I’m addicted to my phone. I’m one of those people who will never leave the house without it. I might forget my keys, but never my phone. I check it at every buzz and ding, and basically spend any idle moment scrolling through all my news feeds.
So at The Digital Detox: Device Free Drinks event at Jones, where I was forced to check in my phone at the door, I was terrified. This analog happy hour featured typewriters, hand drawn portraits, board games, live music, massage sessions, and absolutely no phones. The mission of The Digital Detox is to “provide people with the opportunity and permission to put aside their digital arm, reformat their own personal hard-drives, and create more balance in this digital age.” As I walked to the entrance, I spied giant signs: "Disconnect to Reconnect" and "Welcome, check your cell phone." This was the point of no return. I reluctantly handed over my cell and ID, and watched it get put away in a numbered cubby. I felt like I just gave them one of my limbs. That comforting rectangle lump that was always, always with me was gone.
Here I was, walking around completely disconnected. Honestly, I felt a little lost. I looked around for any semblance of guidance and read on a sign: “If you have the urge to Instagram, draw it.” “Instead of tweeting, share with someone near you.” “Like us in person.” It felt slightly silly to me that these device free tips needed to be posted, but I did find myself itching to do everything digital on that sign.
I’m not sure if being phoneless just made everyone a little more conversational, but a stranger approached me and asked how I was feeling. I wanted to say I felt anxious and uncomfortable, but I was actually enjoying this new conversation. “I feel good. I feel like I’m missing something, but in a good way.”
He led me to a table where you could sign up for monthly digital detox retreats. These were organized trips to hot springs, yoga, meditation, or hiking in nature. All off the grid. No clock. No phone. No Internet. No talk of work. Again, I felt a little ashamed that such a thing had to exist. It made me feel like I had to go to rehab and reconnect with nature because I was a robot. A woman suddenly came up to join our conversation and said that she went on one of these trips and thought it was life changing. I was a little skeptical that I needed that extreme of a digital detox.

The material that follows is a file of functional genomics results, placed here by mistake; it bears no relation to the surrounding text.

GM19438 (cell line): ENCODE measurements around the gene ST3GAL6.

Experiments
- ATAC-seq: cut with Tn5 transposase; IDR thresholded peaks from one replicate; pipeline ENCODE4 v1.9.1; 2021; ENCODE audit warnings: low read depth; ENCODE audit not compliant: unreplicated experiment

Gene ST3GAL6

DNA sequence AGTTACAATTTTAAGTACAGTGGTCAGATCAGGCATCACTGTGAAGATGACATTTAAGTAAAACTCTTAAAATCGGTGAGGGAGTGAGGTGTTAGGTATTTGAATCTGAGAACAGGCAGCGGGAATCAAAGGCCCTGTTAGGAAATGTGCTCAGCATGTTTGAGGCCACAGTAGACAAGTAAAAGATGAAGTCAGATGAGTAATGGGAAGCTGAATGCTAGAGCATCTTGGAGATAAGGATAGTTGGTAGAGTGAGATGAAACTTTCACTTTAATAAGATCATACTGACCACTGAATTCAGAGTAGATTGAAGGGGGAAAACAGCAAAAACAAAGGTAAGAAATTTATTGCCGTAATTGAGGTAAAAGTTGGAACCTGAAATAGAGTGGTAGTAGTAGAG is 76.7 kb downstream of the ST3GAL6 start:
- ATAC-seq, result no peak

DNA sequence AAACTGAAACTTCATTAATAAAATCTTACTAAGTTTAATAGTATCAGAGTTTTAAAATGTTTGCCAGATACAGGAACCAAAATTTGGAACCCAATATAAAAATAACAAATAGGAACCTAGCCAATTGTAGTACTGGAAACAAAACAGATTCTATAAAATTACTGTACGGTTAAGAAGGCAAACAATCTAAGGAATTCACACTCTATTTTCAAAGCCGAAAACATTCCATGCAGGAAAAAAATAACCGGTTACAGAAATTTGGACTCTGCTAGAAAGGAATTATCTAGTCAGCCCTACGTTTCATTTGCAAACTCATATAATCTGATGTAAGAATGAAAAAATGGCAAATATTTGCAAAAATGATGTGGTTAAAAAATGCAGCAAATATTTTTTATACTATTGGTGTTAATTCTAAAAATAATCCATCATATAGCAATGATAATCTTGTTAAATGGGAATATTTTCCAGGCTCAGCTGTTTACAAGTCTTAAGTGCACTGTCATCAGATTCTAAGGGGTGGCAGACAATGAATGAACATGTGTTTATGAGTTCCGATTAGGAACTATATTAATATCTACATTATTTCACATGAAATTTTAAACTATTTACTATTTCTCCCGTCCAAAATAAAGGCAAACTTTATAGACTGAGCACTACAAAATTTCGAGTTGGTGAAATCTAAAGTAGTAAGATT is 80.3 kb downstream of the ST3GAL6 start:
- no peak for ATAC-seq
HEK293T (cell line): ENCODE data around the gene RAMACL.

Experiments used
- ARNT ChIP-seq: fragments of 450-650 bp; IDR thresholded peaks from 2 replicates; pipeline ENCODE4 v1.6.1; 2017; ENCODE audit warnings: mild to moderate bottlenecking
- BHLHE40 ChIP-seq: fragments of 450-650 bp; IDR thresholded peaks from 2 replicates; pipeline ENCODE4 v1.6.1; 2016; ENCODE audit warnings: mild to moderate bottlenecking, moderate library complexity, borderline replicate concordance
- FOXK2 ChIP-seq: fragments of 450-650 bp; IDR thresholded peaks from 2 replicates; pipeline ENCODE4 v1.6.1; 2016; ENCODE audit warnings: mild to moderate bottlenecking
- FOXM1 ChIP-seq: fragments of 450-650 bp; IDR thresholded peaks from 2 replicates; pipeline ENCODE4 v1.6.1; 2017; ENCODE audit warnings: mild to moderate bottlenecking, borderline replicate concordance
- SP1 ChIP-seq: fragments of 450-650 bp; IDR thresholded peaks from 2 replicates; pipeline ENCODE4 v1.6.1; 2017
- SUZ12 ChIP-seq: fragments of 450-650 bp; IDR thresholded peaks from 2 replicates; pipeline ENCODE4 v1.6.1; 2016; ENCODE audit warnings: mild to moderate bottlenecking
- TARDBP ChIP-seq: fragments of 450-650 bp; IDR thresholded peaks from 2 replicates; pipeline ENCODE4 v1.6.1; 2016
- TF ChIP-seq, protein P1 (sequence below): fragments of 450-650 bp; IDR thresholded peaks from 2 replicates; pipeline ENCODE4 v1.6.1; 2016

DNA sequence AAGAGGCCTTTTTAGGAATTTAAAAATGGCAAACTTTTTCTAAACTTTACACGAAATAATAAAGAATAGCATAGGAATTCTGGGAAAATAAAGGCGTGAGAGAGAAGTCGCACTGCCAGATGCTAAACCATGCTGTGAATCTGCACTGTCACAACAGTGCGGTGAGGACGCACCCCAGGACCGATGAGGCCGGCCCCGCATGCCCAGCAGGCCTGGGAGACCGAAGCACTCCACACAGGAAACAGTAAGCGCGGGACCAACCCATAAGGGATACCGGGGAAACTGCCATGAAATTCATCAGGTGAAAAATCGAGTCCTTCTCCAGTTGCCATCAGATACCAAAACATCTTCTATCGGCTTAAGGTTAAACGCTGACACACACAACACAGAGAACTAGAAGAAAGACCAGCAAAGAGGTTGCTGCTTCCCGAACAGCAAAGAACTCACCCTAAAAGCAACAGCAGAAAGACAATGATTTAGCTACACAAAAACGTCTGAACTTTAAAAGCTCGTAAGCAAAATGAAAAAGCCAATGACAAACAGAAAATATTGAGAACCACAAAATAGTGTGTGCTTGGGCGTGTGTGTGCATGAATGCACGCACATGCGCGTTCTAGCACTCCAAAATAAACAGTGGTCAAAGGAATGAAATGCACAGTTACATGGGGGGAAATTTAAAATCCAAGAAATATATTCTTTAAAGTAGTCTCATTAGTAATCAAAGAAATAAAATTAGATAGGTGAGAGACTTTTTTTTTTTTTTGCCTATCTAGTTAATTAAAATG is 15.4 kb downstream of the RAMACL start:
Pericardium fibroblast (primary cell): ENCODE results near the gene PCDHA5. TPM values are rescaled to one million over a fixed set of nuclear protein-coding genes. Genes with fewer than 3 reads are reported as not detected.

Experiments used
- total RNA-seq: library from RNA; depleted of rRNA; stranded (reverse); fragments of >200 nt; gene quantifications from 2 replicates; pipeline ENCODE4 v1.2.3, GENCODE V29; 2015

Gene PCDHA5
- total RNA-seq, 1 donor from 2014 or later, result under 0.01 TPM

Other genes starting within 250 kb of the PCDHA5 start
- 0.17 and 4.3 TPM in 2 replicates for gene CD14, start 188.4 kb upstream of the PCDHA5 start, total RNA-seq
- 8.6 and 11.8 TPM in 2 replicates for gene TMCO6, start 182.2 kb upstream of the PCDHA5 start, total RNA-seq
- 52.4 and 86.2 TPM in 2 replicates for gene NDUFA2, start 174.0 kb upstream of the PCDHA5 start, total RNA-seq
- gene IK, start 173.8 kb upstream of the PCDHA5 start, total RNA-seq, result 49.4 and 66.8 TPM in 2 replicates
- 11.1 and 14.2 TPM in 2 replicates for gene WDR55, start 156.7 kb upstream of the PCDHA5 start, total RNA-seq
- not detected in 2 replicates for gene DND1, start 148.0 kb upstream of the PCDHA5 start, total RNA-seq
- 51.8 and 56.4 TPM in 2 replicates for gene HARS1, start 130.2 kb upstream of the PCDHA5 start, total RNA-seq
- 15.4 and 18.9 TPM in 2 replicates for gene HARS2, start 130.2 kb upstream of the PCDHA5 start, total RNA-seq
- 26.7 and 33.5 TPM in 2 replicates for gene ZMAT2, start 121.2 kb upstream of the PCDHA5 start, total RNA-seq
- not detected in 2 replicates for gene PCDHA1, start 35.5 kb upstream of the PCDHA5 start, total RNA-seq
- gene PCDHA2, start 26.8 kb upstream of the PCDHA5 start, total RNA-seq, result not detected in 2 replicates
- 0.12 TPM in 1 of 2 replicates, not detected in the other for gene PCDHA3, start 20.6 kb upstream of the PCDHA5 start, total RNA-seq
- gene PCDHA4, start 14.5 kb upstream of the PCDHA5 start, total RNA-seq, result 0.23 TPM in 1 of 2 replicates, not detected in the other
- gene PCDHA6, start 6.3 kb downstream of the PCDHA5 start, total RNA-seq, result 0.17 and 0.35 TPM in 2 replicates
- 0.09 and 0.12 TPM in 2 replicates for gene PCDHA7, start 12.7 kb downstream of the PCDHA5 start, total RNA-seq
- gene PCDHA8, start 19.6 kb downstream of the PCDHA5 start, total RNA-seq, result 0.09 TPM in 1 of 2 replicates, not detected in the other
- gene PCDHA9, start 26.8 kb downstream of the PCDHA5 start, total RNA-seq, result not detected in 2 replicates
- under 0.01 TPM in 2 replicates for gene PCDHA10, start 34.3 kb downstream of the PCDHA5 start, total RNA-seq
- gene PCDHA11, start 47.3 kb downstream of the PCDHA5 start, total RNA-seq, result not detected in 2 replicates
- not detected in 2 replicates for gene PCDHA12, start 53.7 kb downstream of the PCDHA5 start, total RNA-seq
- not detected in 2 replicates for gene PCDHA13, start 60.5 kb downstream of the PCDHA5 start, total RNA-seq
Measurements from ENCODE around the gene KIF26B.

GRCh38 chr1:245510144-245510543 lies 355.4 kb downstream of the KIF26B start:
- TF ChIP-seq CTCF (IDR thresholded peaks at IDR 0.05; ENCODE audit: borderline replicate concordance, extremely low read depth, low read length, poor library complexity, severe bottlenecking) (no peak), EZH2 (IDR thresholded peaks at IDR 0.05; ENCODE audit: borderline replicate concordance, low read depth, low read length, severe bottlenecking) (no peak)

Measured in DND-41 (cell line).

As I walked away, I felt my hand reach for my phone purely from muscle memory. Emptiness. I realized I had no idea even what time it was without my phone. I walked up to a man making hand drawn portraits and sat down for one. I asked him the time, and he didn’t know either. This was frustrating. I was supposed to meet up with a friend here, and I kept worrying about how we would ever find each other. She couldn’t text me a “Be here in 10” or “Stuck in traffic.” I would never know her status. I truly couldn't remember how anybody ever met up in the past. Was everyone just more punctual or more patient?
After my portrait was finished, I continued to wait with unnerving uncertainty for my friend and wandered inside a door labeled “Analog Zone.” I stepped up to several typewriters sitting on the table and looked perplexingly at these old-timey gadgets; I had never used one. My first instinct was to pull out my phone and ask Google. But phoneless, I forced myself to ask a real person nearby. The girl next to me perked up and enthusiastically showed me how to load the paper and move to type on the next line. She even read me a few cute poems she wrote. And I was soon happily typing away a poem of my own.
Suddenly, it hit me that I was actually enjoying the event instead of obsessing about how to document it. I wasn’t tweeting about it or trying to pick the best Instagram filter for my photo of #vintage #typewriters. I was completely physically present.
I often get so caught up in trying to digitally document my life that I forget to live in the moment. I have to remind myself that experiencing life through a screen is not the same as having real human connections. And those tangible stories and interactions are ultimately what matter.
So I guess that's what it means to “disconnect to reconnect.” While I don’t think we all need to go on a phoneless hike in the woods to do it, I do think we need to be consciously aware of what technology is doing to us.
As I walked out of the venue, I got my phone back and immediately checked for notifications. What? Nothing? No one missed me while I was gone?